04:14 GMT +319 November 2017
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    The exterior of the Trump International Hotel in downtown Washington. (File)

    Artist Shows Where to ‘Pay Trump Bribes’ at President’s DC Hotel (PHOTOS)

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    For about 10 minutes on Monday evening, the front entrance at Trump International Hotel in Washington was marked with a projection instructing guests to “PAY TRUMP BRIBES HERE.”

    The projection was the work of local street artist Robin Bell.

    "We had a couple great moments. A tour bus pulled up, people started clapping and taking photos," Bell told the Daily News. "Everyone on the street, except for the security guard, seemed really happy." That same security guard blocked the projector with his body, putting a stop to Bell's performance.

    In addition to "PAY TRUMP BRIBES HERE," Bell also projected the phrase "EMOLUMENTS WELCOME," and the full text of Article I, Section Nine, Clause Eight of the US Constitution, the so-called Foreign Emoluments Clause. 

    An emolument is a somewhat archaic word for a salary or reimbursement. The Foreign Emoluments Clause reads that no government official may "accept of any present, emolument [compensation], office, or title, of any kind whatever, from any king, prince, or foreign state" unless they acquire Congressional approval.

    Of course, US presidents accept gifts from foreign leaders all the time, and it would be a waste of time for Congress to grant the president individual permission every time they are offered a present. Presidents often establish blind trusts with third parties to collect gifts offered to them by foreigners.

    ​There is also some debate as to how much the Emolument Clause applies to the president, as the Constitution usually explicitly names the president and vice president when parts of the Constitution refer to them. President Washington accepted gifts from French officials on at least two occasions. The vagueness of the Constitutional clause and the complexity of modern finances has made the issue of emoluments a lot of hot air: frequently arising, just as frequently forgotten.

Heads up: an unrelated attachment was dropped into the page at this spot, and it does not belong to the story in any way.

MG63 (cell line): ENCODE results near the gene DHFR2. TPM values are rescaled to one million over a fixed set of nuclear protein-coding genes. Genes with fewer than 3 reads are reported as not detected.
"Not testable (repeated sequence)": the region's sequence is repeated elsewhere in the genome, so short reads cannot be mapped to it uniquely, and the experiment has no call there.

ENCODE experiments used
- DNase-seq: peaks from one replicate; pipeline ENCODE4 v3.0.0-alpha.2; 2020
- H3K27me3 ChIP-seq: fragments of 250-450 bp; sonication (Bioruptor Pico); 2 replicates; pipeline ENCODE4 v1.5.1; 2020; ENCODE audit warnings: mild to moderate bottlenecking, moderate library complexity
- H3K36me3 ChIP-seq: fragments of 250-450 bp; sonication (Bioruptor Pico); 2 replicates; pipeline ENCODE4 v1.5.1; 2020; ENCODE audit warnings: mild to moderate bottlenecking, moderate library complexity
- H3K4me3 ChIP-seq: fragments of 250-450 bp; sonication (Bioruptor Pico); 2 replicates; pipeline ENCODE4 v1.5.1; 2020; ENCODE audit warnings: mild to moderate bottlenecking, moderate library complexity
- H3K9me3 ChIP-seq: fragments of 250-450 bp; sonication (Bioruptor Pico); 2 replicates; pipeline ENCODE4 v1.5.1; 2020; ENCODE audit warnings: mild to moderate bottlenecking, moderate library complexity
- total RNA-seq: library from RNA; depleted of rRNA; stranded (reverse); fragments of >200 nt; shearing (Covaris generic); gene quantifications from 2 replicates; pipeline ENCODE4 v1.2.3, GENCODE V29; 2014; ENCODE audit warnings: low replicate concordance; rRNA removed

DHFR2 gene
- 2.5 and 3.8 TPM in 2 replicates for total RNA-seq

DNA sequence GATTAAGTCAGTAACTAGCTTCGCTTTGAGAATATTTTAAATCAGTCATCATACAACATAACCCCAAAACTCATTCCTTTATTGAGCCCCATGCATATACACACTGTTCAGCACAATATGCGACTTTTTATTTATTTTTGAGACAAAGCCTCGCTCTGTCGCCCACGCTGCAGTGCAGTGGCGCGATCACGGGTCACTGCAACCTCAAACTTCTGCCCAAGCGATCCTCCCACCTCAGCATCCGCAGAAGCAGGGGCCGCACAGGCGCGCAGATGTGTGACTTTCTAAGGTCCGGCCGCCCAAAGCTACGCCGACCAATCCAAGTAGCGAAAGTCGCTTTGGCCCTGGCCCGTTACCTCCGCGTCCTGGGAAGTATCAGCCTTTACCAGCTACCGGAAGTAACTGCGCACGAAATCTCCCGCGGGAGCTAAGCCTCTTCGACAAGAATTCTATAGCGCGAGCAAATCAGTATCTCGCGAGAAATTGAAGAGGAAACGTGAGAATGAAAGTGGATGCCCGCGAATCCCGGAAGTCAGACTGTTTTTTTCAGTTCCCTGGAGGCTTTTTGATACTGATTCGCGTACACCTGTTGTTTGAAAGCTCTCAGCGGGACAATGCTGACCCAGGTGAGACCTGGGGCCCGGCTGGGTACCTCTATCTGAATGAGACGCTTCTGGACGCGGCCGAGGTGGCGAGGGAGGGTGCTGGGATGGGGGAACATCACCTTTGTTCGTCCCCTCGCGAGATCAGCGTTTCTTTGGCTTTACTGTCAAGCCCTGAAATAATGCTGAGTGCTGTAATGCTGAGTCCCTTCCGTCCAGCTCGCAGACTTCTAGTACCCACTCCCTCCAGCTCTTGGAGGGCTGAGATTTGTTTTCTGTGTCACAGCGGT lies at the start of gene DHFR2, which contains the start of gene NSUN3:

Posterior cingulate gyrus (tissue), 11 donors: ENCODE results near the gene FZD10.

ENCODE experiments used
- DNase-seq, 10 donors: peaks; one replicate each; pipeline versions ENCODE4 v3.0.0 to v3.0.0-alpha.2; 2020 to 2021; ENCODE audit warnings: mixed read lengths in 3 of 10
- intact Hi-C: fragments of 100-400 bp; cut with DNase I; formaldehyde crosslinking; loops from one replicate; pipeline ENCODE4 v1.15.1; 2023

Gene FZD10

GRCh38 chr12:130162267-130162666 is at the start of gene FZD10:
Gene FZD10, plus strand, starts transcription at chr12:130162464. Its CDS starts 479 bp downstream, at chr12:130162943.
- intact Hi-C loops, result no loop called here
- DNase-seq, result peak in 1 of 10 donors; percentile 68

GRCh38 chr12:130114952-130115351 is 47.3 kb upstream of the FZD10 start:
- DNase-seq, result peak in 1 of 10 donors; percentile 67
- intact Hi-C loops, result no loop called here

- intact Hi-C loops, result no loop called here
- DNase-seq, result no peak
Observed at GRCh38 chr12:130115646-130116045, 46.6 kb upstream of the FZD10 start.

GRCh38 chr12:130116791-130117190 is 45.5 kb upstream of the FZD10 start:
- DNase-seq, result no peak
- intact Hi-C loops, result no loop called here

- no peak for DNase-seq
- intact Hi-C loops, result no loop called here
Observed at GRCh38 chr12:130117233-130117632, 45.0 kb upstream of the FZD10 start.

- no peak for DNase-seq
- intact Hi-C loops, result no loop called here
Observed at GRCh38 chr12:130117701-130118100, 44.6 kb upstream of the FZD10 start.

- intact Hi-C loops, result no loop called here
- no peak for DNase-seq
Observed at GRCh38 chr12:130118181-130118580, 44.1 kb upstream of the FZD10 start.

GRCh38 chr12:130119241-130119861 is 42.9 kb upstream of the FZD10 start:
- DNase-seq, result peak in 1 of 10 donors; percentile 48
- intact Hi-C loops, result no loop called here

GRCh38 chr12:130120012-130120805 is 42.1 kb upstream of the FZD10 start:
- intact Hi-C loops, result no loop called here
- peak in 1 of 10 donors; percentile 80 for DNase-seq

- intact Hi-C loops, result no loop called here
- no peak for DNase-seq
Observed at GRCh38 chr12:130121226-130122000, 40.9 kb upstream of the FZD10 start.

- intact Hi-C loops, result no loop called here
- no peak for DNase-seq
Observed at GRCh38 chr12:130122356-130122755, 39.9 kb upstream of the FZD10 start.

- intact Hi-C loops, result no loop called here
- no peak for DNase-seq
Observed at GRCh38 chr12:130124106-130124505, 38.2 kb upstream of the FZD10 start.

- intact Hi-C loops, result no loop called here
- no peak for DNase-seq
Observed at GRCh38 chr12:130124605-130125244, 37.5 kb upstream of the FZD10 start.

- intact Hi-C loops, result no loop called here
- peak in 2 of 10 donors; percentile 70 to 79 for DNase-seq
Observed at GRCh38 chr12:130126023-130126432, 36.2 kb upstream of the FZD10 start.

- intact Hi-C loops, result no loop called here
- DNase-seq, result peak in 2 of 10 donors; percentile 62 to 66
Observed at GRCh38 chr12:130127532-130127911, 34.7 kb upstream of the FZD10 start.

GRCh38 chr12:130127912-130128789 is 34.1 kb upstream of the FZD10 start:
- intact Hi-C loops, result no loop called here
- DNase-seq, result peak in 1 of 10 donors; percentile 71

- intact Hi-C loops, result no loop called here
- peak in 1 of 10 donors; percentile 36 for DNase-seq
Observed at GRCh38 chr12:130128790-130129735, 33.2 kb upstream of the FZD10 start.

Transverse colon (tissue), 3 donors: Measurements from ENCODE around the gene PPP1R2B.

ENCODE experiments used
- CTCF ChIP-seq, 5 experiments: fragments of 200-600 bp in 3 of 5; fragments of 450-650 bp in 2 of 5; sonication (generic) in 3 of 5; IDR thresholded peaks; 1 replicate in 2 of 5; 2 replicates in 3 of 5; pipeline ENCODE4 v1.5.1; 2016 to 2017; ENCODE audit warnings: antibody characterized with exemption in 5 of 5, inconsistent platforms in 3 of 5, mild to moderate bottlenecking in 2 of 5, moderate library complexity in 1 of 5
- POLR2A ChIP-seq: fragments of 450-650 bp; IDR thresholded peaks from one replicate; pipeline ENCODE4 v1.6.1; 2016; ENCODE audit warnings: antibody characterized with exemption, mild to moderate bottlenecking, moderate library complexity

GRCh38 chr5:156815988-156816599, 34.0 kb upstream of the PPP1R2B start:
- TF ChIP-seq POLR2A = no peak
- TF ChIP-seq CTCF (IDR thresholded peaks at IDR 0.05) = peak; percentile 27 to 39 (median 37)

In Trump's specific instance, his expansive business empire obviously involves a great deal of money changing hands, and often that money is foreign in origin. Some ethicists believe that foreigners spending money at institutions owned by Trump's family, such as the hotel, is a violation of the Emolument Clause. In March, the federal government ruled that the hotel is not in violation of any laws.

    "It's a pretty clear cut example of impropriety," Bell said in a phone interview with CNN. "This is not like politics as usual. The rules and the lines are being pushed so far and this seemed to be so clear to me."

    Bell claims that this is the fifth time he has projected a message onto Trump International Hotel. For instance, in November 2016, Bell projected "EXPERTS AGREE: TRUMP IS A PIG" above the hotel's entrance. 

    More recently, in April he projected "100 DAYS OF POLLUTION" on the building's wall to mark Trump's 100th day in office.

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    Tags:
    emoluments clause, prank, Resist, protest, Trump International Hotel, Washington DC
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